Funding

ML was supported by the CLARA (Cancéropôle Lyon Auvergne Rhône-Alpes) and the Région Auvergne Rhône-Alpes. HC was supported by a French ministerial grant.

Conflict of Interest

The authors declare that the research was conducted in the absence of any commercial or financial relationships that could be construed as a potential conflict of interest.

Supplementary Material

The Supplementary Material for this article can be found online at: https://www.frontiersin.org/articles/10.3389/fimmu.2020.01645/full#supplementary-material

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Keywords: fetal membranes, amnion epithelial cells, inflammation, NLRP7, inflammasomes, FSL-1, mycoplasmas

Citation: Lavergne M, Belville C, Choltus H, Gross C, Minet-Quinard R, Gallot D, Sapin V and Blanchon L (2020) Human Amnion Epithelial Cells (AECs) Respond to the FSL-1 Lipopeptide by Engaging the NLRP7 Inflammasome. Front. Immunol. 11:1645. doi: 10.3389/fimmu.2020.01645

Received: 29 October 2019; Accepted: 19 June 2020;
Published: 07 August 2020.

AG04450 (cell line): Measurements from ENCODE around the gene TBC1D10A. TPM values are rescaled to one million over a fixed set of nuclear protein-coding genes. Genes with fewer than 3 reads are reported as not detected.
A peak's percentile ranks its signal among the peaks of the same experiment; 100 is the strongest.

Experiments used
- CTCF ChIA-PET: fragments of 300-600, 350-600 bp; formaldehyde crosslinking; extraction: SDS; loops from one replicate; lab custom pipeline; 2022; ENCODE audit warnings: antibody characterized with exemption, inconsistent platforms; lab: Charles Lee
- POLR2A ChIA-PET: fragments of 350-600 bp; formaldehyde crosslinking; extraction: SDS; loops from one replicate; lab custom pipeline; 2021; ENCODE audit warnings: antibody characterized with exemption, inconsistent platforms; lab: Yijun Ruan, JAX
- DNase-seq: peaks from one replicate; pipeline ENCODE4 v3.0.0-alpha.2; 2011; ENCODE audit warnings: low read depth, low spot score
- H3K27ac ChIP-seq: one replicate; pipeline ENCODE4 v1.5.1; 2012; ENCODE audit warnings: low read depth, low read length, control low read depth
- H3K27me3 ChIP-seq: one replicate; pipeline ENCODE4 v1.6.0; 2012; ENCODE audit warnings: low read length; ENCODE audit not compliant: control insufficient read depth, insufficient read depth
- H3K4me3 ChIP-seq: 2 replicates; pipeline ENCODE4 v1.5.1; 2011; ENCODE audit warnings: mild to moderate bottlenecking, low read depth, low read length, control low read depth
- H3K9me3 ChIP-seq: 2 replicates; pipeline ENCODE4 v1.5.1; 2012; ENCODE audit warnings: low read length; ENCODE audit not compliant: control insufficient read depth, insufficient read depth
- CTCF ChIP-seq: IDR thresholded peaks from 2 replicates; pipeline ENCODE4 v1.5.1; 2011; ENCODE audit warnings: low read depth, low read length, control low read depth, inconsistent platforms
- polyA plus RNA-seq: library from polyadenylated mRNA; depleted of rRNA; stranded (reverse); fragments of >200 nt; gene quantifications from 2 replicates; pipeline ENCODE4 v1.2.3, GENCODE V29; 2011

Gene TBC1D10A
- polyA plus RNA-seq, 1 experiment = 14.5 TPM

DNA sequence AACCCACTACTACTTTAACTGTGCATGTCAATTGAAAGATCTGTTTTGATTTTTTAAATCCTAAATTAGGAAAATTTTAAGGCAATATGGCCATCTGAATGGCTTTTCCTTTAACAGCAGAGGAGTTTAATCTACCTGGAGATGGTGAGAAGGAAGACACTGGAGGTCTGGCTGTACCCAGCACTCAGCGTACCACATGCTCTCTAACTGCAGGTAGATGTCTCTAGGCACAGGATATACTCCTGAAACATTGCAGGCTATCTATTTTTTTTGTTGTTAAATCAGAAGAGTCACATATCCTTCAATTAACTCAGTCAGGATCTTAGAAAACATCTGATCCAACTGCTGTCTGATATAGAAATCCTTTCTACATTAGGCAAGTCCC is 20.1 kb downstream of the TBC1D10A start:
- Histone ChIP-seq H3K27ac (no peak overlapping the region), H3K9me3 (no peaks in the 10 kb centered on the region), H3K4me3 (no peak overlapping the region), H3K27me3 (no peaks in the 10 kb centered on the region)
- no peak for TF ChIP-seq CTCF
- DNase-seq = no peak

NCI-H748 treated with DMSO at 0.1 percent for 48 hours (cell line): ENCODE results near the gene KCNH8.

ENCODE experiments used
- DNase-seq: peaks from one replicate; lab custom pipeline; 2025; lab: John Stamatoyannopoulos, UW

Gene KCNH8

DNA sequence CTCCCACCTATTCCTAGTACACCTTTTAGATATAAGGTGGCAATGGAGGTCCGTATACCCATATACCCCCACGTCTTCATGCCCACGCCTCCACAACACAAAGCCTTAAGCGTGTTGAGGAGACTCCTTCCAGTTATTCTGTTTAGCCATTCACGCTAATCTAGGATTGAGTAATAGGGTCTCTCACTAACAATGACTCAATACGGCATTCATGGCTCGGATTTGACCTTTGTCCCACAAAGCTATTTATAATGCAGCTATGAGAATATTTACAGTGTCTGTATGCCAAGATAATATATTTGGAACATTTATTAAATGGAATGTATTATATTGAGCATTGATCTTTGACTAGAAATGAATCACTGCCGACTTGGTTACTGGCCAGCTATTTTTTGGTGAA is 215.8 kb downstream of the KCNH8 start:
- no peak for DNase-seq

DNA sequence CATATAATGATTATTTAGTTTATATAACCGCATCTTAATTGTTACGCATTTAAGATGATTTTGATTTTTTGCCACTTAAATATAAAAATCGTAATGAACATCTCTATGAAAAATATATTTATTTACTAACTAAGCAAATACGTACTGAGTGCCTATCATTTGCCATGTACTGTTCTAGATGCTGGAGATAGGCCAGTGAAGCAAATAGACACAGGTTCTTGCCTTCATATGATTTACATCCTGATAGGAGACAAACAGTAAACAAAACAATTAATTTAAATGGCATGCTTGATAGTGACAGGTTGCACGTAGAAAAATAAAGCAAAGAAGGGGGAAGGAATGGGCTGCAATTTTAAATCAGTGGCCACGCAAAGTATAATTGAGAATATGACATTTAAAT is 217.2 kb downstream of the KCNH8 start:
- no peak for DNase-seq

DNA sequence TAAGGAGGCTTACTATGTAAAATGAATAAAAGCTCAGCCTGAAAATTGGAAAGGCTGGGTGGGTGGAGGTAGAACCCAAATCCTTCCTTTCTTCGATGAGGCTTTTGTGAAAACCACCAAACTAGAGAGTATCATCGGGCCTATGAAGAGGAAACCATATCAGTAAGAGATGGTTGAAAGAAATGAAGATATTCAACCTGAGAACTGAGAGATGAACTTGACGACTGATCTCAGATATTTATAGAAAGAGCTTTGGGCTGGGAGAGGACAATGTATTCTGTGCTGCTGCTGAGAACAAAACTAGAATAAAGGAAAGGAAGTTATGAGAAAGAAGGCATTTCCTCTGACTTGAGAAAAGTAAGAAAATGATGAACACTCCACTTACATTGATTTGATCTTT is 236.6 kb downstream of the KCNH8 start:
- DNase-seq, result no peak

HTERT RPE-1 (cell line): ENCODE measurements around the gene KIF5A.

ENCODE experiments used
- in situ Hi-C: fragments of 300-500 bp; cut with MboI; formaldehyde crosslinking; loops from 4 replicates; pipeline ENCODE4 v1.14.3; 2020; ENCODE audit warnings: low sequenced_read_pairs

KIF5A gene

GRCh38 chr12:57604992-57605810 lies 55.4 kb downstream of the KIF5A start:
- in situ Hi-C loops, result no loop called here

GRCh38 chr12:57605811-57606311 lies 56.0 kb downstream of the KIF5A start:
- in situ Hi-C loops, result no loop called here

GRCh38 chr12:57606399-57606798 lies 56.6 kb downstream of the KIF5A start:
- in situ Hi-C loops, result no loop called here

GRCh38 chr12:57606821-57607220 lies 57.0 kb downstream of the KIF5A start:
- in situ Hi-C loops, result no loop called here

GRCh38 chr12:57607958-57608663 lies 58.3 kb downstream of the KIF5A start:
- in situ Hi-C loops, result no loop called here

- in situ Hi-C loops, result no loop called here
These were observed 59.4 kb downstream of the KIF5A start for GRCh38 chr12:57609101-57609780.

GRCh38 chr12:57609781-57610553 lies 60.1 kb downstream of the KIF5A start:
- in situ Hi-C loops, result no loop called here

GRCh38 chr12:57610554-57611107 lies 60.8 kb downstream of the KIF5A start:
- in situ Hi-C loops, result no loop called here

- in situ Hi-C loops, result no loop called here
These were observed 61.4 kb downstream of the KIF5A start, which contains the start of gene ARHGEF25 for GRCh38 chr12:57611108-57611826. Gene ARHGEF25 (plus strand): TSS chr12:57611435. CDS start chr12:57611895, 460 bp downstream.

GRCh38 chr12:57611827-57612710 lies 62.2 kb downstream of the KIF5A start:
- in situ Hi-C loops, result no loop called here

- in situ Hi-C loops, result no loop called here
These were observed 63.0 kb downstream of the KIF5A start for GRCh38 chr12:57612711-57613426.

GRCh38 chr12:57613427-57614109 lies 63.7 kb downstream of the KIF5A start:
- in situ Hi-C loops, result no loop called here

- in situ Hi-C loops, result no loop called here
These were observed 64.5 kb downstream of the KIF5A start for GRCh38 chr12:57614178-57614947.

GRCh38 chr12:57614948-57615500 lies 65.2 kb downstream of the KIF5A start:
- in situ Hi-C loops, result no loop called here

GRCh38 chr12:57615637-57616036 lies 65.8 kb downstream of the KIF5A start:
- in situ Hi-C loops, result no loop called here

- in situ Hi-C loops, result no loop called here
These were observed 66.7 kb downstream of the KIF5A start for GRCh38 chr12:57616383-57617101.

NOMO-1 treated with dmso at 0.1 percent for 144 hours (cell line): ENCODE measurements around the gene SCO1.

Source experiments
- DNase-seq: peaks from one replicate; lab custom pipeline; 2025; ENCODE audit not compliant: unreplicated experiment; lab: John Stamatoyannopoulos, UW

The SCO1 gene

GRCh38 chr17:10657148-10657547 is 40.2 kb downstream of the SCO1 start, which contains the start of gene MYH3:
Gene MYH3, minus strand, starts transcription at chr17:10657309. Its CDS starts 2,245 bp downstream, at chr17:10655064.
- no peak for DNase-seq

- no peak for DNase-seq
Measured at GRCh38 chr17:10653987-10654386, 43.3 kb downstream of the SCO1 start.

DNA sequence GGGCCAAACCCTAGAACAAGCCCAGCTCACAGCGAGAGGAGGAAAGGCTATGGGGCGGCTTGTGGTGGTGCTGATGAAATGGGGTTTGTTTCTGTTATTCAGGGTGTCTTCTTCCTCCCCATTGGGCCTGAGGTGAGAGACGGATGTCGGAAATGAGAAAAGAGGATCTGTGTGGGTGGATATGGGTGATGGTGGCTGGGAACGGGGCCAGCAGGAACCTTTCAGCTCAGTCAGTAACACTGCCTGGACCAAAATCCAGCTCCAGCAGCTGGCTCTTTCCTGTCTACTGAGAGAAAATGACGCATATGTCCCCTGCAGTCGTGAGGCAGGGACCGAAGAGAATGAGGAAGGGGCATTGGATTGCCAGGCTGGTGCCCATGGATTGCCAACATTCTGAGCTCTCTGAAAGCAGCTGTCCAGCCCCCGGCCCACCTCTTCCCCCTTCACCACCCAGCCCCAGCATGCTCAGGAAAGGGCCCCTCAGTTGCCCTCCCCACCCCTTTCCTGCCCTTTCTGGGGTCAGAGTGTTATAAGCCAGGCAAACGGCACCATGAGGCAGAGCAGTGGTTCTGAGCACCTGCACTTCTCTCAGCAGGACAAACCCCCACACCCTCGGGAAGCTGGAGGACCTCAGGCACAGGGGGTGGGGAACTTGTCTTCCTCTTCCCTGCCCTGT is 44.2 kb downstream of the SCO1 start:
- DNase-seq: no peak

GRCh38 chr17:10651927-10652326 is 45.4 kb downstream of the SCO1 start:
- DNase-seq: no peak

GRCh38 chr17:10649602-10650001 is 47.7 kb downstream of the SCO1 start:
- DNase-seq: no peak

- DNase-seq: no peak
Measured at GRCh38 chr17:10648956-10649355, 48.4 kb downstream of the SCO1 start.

Edited by:

Robson Coutinho-Silva, Federal University of Rio de Janeiro, Brazil

Reviewed by:

Nardhy Gomez-Lopez, Wayne State University School of Medicine, United States
Juan Pablo de Rivero Vaccari, University of Miami, United States

Copyright © 2020 Lavergne, Belville, Choltus, Gross, Minet-Quinard, Gallot, Sapin and Blanchon. This is an open-access article distributed under the terms of the Creative Commons Attribution License (CC BY). The use, distribution or reproduction in other forums is permitted, provided the original author(s) and the copyright owner(s) are credited and that the original publication in this journal is cited, in accordance with accepted academic practice. No use, distribution or reproduction is permitted which does not comply with these terms.

*Correspondence: Loïc Blanchon, loic.blanchon@uca.fr

ORCID: Marilyne Lavergne orcid.org/0000-0002-4101-8675
Loïc Blanchon orcid.org/0000-0001-8842-0162